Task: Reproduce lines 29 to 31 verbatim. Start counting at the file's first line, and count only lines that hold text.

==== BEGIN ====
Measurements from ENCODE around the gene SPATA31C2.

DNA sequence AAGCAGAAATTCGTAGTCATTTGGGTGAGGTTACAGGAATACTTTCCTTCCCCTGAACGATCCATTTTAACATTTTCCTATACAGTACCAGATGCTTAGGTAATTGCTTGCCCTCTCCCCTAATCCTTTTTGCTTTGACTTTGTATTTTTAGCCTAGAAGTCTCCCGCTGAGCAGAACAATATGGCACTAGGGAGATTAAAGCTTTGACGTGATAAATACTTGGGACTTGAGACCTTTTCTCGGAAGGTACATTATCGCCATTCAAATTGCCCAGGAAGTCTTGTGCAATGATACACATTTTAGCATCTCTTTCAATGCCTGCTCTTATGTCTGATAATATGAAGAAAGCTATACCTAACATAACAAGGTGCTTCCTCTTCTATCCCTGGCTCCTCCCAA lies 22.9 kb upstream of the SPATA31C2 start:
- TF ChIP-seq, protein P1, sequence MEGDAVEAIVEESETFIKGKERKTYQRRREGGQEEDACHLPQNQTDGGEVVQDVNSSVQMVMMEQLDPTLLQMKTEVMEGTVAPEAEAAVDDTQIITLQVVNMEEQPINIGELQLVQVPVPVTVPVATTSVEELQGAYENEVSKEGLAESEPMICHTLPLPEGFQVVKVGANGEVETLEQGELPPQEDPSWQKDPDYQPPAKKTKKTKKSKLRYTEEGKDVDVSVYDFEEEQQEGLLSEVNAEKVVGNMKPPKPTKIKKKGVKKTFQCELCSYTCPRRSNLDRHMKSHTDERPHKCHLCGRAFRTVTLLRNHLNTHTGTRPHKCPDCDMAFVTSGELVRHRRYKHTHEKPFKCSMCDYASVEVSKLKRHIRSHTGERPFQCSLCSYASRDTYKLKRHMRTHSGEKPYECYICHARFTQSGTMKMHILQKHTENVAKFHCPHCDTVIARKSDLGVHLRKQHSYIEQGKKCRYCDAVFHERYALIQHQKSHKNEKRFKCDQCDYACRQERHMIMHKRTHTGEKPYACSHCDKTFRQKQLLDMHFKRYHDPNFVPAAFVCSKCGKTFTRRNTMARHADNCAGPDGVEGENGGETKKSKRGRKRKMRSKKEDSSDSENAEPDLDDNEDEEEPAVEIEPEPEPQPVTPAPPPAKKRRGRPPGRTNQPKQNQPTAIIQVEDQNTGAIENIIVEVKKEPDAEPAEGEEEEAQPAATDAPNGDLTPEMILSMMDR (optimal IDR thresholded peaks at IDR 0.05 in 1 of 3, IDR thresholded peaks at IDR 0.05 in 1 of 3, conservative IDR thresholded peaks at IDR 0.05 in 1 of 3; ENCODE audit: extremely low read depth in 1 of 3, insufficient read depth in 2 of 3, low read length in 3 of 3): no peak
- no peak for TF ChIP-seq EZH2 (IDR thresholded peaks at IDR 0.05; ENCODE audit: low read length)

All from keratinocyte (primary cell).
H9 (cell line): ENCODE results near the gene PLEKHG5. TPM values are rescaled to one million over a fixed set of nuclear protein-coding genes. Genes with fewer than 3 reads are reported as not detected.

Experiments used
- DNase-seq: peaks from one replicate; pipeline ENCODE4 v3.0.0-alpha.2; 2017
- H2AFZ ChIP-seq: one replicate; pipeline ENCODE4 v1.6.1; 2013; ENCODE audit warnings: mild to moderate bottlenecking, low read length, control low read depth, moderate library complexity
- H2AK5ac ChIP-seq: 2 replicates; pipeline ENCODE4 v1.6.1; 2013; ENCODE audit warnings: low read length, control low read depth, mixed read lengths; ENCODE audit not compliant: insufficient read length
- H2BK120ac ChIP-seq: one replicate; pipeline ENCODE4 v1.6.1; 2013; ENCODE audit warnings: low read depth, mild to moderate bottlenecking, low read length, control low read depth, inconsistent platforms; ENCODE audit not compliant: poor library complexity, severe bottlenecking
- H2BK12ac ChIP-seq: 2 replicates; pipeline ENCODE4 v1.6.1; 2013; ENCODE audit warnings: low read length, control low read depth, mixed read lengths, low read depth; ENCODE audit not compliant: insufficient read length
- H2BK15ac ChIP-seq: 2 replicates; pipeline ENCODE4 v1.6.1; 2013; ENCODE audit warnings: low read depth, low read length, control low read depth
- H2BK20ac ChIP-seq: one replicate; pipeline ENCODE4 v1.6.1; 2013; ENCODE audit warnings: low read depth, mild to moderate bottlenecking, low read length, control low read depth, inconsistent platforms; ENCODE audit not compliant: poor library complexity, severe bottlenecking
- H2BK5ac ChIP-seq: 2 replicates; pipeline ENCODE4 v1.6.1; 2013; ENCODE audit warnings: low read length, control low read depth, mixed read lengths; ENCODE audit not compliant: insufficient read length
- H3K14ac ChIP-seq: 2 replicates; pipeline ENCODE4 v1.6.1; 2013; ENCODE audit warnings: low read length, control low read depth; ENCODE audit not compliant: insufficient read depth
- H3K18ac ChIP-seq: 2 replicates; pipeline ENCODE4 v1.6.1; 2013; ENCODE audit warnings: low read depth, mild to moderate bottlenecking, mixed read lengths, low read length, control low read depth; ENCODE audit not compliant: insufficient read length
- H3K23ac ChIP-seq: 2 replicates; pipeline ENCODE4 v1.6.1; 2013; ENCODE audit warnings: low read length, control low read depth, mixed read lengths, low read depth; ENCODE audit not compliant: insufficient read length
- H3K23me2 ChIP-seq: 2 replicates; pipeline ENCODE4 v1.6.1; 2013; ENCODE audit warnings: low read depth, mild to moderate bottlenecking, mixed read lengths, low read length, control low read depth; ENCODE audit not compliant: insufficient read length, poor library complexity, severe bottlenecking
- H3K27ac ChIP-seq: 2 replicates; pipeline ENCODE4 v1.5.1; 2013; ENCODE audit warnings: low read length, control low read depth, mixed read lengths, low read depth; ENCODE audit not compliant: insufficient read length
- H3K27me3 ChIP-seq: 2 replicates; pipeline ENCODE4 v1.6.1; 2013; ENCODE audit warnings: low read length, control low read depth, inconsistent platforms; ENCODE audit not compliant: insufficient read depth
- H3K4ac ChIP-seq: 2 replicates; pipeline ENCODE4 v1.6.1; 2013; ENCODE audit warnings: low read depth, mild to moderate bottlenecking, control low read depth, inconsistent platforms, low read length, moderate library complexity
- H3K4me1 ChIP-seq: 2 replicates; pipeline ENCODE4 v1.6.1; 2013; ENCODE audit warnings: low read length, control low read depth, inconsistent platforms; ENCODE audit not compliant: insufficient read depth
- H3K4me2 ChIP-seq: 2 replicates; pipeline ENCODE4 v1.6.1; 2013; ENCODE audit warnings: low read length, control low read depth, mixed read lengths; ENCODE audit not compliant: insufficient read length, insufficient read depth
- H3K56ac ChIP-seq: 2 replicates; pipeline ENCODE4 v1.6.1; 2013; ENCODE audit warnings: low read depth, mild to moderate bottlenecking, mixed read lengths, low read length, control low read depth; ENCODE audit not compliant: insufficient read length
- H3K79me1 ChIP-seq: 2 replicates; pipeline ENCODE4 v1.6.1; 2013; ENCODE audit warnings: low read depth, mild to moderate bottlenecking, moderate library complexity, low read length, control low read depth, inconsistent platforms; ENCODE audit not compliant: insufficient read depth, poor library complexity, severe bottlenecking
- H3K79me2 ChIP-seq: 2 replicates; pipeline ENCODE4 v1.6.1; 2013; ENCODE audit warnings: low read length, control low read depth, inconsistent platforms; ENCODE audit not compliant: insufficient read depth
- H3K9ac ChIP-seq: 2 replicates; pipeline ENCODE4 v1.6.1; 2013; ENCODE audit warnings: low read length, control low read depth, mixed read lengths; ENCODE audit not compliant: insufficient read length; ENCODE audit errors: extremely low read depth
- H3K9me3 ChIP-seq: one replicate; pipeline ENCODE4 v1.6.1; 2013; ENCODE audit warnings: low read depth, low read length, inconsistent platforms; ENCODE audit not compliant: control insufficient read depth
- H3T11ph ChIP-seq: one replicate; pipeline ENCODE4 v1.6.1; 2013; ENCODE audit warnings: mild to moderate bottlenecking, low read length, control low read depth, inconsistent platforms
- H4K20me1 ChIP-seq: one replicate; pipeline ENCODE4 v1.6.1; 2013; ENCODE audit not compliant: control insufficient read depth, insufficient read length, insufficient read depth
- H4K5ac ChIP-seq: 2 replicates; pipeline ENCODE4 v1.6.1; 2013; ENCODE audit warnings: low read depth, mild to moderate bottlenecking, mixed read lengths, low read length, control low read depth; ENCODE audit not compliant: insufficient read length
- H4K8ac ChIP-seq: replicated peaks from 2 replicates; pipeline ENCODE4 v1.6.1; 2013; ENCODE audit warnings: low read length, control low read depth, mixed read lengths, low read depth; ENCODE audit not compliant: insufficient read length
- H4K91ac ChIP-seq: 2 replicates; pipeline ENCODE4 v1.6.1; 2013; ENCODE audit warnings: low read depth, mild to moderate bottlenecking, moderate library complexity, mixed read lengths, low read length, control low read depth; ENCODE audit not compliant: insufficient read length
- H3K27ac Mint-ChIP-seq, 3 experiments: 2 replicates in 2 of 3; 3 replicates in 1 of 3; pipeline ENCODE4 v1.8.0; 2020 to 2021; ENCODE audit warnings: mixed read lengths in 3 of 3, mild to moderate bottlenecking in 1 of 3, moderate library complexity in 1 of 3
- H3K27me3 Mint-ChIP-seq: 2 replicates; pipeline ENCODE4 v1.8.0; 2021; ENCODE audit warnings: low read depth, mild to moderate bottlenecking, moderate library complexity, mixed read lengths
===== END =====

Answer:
- H3K9me3 ChIP-seq: one replicate; pipeline ENCODE4 v1.6.1; 2013; ENCODE audit warnings: low read depth, low read length, inconsistent platforms; ENCODE audit not compliant: control insufficient read depth
- H3T11ph ChIP-seq: one replicate; pipeline ENCODE4 v1.6.1; 2013; ENCODE audit warnings: mild to moderate bottlenecking, low read length, control low read depth, inconsistent platforms
- H4K20me1 ChIP-seq: one replicate; pipeline ENCODE4 v1.6.1; 2013; ENCODE audit not compliant: control insufficient read depth, insufficient read length, insufficient read depth